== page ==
Susan McDougal -- NPR's Chitra Ragavan reports that Susan McDougal was called before the Whitewater grand jury in Little Rock today. McDougal said she would continue to refuse to testify about allegations against President and Mrs. Clinton. McDougal served 18 months in jail for refusing to testify earlier and family members say she is prepared to return to jail rather than to cooperate with independent counsel Kenneth Starr. The grand jury is due to expire May 7 and it is unclear what, if anything, it will conclude about the Clintons' participation in the failed land deal and related investigations. (4:30)

Campaign Finance Reform -- NPR's Peter Overby reports on the committee investigating possible fundraising abuses by the 1996 Clinton reelection campaign. Congressman Dan Burton who heads the committee recently called President Clinton a "scumbag." Some people are saying Burton can't conduct a credible investigation because he is biased against Mr. Clinton. Democrats protest that the committee is spending a lot of money while going over the same ground already covered by a Senate panel and the Justice Department. (4:00)

Wang Dan -- NPR's Margot Adler reports on today's remarks by Wang Dan, a leader of the 1989 pro-democracy movement in China. Fielding reporters' questions in New York, he said he had mixed feelings about leaving his country, and that he had two goals: to complete his education, and to continue to promote the democratization of China. (3:00)

Poets and Politicians -- NPR's Dean Olsher looks at the changing relationship between politicians, the Clintons in particular, and poets in America. Poets are no longer outsiders in Washington but not exactly power brokers either. (7:30)

Education Bill -- The Senate has put together an education bill that is likely to be vetoed by President Clinton. The president objects to the provision that allows people to put money aside, tax-free, in special savings accounts to be used for school expenses. He prefers to use the tax money the government would otherwise collect to improve public schools. Republicans have added other items to the package that Mr. Clinton objects to; one is a ban on national testing programs, another is a plan to eliminate some federal education programs and instead give out block grants for communities to use as they decide. NPR's Peter Kenyon reports. (4:00)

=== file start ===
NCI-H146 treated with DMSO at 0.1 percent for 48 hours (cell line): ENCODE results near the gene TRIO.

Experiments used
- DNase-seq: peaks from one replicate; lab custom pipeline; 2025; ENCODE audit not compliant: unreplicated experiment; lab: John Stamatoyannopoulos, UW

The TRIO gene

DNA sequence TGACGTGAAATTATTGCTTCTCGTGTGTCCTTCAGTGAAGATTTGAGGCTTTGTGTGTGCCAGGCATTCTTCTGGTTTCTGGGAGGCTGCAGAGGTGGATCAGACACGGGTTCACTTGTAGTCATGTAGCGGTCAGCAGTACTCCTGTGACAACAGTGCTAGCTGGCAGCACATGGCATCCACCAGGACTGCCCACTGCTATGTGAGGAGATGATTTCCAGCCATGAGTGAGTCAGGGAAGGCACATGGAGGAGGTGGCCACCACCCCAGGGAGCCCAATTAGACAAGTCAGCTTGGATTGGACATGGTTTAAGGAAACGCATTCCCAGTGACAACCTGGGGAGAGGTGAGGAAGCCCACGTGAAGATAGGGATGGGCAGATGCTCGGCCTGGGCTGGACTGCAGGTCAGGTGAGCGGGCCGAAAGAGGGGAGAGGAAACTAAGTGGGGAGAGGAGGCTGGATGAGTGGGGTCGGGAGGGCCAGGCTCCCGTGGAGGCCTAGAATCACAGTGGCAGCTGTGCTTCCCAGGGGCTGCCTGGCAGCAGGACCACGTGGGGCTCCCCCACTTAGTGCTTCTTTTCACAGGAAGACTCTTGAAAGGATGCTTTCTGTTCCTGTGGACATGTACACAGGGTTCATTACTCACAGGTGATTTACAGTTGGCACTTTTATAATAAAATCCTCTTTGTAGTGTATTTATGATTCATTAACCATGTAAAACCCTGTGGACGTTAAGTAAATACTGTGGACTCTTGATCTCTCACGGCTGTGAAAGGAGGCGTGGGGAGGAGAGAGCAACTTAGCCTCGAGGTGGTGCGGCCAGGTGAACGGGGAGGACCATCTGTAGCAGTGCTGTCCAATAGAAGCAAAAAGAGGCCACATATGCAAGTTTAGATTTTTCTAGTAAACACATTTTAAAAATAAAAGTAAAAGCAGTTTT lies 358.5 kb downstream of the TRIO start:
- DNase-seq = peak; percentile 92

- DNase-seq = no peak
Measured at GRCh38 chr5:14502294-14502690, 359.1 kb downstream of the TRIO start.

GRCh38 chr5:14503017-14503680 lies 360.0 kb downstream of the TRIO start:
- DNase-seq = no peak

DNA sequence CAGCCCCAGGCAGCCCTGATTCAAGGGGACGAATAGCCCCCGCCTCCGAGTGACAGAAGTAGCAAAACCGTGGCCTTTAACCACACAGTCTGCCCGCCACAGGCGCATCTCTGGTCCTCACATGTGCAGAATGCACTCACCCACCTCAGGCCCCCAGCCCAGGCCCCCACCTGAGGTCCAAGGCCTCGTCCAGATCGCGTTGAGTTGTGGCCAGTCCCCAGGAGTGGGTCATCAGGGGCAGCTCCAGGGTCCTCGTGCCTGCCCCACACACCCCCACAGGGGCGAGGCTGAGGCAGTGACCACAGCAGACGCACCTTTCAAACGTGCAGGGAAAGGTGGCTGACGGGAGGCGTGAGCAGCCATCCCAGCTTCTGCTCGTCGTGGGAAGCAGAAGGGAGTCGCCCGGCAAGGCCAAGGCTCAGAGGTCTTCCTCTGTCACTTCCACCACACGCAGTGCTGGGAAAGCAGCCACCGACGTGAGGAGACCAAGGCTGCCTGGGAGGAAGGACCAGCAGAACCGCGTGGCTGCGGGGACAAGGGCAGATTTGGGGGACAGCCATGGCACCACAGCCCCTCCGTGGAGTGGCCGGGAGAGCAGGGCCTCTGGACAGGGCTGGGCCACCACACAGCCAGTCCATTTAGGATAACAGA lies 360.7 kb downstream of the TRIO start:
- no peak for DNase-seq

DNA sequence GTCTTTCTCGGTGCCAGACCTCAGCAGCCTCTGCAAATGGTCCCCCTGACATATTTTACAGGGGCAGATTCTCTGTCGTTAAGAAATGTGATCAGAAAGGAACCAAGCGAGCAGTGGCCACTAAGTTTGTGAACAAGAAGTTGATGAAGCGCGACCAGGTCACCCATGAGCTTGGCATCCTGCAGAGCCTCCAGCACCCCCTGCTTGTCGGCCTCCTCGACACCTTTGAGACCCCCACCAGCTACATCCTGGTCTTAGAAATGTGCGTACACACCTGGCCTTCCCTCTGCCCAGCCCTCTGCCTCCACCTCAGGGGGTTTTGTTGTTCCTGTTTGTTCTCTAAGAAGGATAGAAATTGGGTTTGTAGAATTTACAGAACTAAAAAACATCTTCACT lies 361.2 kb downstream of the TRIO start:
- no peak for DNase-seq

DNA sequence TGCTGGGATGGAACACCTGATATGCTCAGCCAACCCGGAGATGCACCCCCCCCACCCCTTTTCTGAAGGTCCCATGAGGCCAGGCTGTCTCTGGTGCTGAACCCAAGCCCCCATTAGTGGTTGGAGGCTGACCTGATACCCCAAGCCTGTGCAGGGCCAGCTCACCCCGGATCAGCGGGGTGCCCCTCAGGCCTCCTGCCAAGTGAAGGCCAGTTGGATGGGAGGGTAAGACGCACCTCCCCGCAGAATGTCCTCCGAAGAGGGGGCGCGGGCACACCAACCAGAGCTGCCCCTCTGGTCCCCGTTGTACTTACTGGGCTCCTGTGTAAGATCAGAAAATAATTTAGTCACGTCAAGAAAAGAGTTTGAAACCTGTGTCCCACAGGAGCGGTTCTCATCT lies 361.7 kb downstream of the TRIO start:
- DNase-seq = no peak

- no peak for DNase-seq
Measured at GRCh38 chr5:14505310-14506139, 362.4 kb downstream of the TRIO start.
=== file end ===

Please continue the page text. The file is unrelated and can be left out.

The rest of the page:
AOL and Drudge -- Linda talks with Jonathan Rosenoer about a libel suit against America on Line. Rosenoer is an attorney and author of "CyberLaw: The Law of the Internet." He talks about why a federal judge dismissed the suit. The suit was filed by White House aide Sidney Blumenthal after an item about him appeared in the on-line newsletter, "The Drudge Report." (4:00)

Colonial Disasters -- Using tree rings, scientists have been able to get an idea of what may have happened to the Lost Colony of Roanoke, Virginia, and the settlers who barely survived the first winter in Jamestown. It looks like the weather was to blame. NPR's Christopher Joyce. (4:00)

Columbia Takeover Anniversary -- It was 30 years ago today that hundreds of students at Columbia University took over five buildings on campus. The event left deep marks on the nation and on the lives of those who took part. From member station WNYC, Laura Sydell reports. (7:30)

Some stories do not link to audio files because of Internet rights issues.